I worry about all of the adults--school and childcare staff and adults at home. A common social media comment seems to be that older teachers or those with medical concerns should just retire or find another job if they are reluctant to go back to school and let the "young, healthy" teachers work. There's going to be risk, whatever school looks like in the fall. I would like to think that those making the decisions keep health at the forefront, but I fear that that won't be the case.
     
  10. RainStorm

    RainStorm Phenom

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    Those of you who don't start until September have more time to think and plan. Here in Florida, at least in my area, the kid's first day of school is August 10th. So that's in 4 weeks! SMH
     
  11. ecteach

    ecteach Devotee

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    I am honestly 2 seconds away from quitting. It's just not worth it anymore.
     
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  12. MrsC

    MrsC Multitudinous

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    So true; I'm glad that we have at least a little more time.
     
  13. whizkid

    whizkid Groupie

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    I'd have a huge focus on connectivity and then reopening schools. What happens if you have to close two weeks into school?
     
  14. Linguist92021

    Linguist92021 Phenom

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    Here it's even more up in the air than before (Central Valley, Ca). Now the governor started closing things in several counties, including mine. Restaurants cannot have inside seating, and family entertainment, bars, etc. are now closed I believe.
     
  15. Secondary Teach

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    I've heard today that schools and districts would even lose funding if they don't open. I'm not going to get political, but that announcement just came out today from the most powerful person in our nation! That's obviously going to force some schools/districts to try to open, so as to not lose their funding.
     
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  16. creativemonster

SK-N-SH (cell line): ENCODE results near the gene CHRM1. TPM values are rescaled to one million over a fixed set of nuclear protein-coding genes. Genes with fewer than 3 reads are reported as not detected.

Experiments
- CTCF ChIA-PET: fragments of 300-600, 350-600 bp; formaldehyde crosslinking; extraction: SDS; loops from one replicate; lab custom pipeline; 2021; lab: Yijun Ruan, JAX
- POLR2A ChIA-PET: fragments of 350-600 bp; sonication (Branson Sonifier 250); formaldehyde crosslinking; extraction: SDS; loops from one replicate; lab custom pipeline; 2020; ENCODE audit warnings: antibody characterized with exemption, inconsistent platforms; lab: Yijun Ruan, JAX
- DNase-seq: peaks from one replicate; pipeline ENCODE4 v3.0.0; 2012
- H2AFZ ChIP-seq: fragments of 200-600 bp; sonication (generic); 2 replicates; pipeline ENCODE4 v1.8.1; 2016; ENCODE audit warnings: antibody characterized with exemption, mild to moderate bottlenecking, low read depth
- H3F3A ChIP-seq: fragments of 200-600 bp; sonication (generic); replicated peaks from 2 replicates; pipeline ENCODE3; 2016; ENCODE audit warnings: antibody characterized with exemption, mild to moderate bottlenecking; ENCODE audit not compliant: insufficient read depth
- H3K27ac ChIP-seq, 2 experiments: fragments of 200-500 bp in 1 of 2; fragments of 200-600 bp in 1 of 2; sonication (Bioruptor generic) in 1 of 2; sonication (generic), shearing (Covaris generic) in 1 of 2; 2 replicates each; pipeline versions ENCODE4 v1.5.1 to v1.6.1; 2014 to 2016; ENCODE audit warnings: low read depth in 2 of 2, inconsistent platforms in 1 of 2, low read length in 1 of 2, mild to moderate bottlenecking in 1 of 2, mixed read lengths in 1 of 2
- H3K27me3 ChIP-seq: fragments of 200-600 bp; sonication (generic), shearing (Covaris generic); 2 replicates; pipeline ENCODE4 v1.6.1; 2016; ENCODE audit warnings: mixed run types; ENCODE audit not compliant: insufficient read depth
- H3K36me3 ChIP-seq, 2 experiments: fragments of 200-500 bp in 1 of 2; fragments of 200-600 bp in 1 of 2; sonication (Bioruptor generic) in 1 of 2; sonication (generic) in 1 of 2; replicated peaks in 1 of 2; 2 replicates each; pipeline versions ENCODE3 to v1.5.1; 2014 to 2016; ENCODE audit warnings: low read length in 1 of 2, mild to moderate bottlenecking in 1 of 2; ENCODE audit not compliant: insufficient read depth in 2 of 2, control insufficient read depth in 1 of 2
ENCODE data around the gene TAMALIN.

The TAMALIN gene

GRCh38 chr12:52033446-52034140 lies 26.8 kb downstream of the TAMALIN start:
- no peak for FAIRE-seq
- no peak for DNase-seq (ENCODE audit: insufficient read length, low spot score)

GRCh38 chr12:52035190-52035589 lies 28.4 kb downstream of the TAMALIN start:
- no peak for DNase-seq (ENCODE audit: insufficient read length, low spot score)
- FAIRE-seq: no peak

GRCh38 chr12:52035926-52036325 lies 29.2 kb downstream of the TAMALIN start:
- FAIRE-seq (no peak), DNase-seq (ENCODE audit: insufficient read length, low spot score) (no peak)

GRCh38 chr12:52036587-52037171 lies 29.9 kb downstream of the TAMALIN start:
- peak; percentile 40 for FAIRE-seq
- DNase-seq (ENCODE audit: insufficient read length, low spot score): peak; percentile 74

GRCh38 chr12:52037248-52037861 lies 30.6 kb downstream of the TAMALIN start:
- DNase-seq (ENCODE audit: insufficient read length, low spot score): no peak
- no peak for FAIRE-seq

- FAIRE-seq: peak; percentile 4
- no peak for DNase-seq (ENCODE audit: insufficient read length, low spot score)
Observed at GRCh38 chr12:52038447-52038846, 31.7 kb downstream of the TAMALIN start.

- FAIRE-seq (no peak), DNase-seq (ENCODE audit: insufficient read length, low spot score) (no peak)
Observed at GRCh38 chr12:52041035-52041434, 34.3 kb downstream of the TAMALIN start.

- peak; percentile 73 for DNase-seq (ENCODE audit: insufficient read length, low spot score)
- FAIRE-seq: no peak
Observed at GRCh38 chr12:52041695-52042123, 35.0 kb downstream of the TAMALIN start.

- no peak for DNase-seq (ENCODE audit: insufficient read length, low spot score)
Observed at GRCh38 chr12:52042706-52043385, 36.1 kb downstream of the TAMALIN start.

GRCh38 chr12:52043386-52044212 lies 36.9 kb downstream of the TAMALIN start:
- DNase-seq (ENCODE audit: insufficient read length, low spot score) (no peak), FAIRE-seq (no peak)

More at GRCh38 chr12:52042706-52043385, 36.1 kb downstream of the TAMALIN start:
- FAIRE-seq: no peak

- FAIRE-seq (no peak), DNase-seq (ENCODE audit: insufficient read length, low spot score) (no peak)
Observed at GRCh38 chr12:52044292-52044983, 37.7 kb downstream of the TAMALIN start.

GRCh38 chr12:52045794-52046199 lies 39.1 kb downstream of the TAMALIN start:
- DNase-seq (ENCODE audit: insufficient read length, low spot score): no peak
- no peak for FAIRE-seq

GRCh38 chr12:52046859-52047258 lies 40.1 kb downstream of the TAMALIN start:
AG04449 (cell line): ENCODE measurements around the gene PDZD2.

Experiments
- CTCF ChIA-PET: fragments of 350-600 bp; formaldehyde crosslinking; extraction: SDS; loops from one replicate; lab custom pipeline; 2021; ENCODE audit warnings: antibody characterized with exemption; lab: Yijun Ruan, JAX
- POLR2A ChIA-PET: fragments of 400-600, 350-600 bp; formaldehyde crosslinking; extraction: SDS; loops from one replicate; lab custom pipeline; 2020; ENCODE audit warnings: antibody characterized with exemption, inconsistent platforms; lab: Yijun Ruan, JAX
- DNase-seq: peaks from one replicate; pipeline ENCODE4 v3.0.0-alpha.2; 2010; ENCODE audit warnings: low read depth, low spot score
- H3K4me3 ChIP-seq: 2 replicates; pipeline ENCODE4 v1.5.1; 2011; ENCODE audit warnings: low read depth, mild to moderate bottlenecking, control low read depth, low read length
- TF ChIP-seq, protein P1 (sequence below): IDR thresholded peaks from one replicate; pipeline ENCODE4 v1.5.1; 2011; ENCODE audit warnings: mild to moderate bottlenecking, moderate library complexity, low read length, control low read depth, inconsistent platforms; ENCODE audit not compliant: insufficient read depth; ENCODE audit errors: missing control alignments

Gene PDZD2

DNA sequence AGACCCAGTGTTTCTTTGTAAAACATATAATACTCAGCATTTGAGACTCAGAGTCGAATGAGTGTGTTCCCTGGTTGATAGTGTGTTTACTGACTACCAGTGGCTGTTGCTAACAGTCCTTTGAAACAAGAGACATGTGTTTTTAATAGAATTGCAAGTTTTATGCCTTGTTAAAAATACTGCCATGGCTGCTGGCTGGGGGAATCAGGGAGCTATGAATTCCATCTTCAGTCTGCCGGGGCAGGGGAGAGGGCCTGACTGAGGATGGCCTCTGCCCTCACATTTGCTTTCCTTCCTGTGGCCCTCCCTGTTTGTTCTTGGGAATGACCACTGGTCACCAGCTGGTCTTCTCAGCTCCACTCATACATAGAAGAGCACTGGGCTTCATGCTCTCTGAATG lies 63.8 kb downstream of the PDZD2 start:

creativemonster Comrade

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    Yeah. I know we aren't supposed to get political here. But ...yeah. And further, in my district many students take mass transit to school. I am using the next few weeks to move all of my classes to our district's on line platform and hoping, hoping that we will be allowed to teach remotely until it really is safe to return. And like ecteach, I am wondering if it is time to rethink my career. Not that there are many choices out there, but this one, as much as I love it, just doesn't seem feasible if it moves in the direction of stuffing us all back into the room and just um, stay away from each other, and keep your masks on folks. yeah, right.
     
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  17. bella84

    bella84 Aficionado

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    It sounds like my district will have some teachers teaching virtually from home and others teaching in person, at school. No word yet on how it will be decided who does what or what instruction will look like either way.
     
  18. creativemonster

    creativemonster Comrade

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    Haha Secondary Teach - I wrote my response without seeing yours. This is the thing. Our career has become politicalized. (Is that a word?) This disease has become politicalized. It seems that every view on everything means we are either completely one direction or another. I wrote a lot more and then cut it. I am sad and angry and thankful for this forum to know that I am not alone.
     
  19. Secondary Teach

    Secondary Teach Companion

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    School districts(& the Archdiocese<s>, that I teach for) should definitely be offering teachers more pay this upcoming year because of all the extra work/risk involved. And it's sad that there won't be any extra pay for the teachers because the districts just don't have the money. Instead of hiring more faculty and staff, there's more layoffs happening because of low budgets! I just don't see how there will be enough teachers to fill the classrooms. Between the layoffs and all the extra work/risk involved...I can only see there being a mass exodus of teachers during the school year. Unions will likely be demanding better PPE/pay for the teachers as well. This is all if schools don't shutdown and go back to total online learning this upcoming school year.
     
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  20. RainStorm

    RainStorm Phenom

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    Our county, here in Florida, had just announced that middle school and high school would be hybrid classes, with 2 days in school, 2 days online, 1 day plan/sanitizing, and that the final reveal of the plan would be on July 14th. Then, on July 6, our governor announced that it was mandatory for ALL public schools to be open five days per week for ALL students, and to open on time (which is in less than a month). So I'm guessing the plan our county was getting ready to announce on the 14th of hybrid classes has just gone right out the window.